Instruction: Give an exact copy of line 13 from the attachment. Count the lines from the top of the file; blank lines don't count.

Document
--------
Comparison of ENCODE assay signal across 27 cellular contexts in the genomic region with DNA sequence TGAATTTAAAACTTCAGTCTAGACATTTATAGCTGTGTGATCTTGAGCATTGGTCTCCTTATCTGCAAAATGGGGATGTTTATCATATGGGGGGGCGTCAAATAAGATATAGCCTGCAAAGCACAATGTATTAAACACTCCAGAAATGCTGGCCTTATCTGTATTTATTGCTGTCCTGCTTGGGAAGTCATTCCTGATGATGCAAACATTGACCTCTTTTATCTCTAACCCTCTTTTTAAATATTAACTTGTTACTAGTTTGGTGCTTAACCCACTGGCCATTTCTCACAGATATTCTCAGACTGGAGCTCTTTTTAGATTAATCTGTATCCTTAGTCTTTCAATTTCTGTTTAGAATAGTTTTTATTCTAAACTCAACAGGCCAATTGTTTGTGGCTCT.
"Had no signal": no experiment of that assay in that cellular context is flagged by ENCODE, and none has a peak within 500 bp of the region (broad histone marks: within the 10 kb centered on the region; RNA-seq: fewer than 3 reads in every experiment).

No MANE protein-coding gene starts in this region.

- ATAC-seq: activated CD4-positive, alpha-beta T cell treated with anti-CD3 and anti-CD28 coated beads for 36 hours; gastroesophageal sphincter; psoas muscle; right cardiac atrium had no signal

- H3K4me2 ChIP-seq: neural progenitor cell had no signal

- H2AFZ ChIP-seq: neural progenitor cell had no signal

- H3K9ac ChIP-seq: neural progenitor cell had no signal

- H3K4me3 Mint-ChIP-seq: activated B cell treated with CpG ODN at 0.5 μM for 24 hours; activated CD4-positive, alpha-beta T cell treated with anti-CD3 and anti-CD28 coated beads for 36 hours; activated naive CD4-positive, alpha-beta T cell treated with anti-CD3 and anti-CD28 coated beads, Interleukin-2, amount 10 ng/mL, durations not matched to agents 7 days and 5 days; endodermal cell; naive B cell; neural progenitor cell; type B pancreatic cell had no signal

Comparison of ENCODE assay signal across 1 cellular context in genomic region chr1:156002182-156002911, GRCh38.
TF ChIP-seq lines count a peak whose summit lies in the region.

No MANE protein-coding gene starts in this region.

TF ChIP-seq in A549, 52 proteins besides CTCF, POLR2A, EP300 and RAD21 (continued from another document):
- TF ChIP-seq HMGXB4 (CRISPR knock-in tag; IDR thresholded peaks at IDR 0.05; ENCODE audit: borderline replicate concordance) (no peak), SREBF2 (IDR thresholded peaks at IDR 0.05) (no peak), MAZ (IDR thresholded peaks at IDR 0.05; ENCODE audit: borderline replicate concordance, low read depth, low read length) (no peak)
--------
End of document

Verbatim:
- TF ChIP-seq HMGXB4 (CRISPR knock-in tag; IDR thresholded peaks at IDR 0.05; ENCODE audit: borderline replicate concordance) (no peak), SREBF2 (IDR thresholded peaks at IDR 0.05) (no peak), MAZ (IDR thresholded peaks at IDR 0.05; ENCODE audit: borderline replicate concordance, low read depth, low read length) (no peak)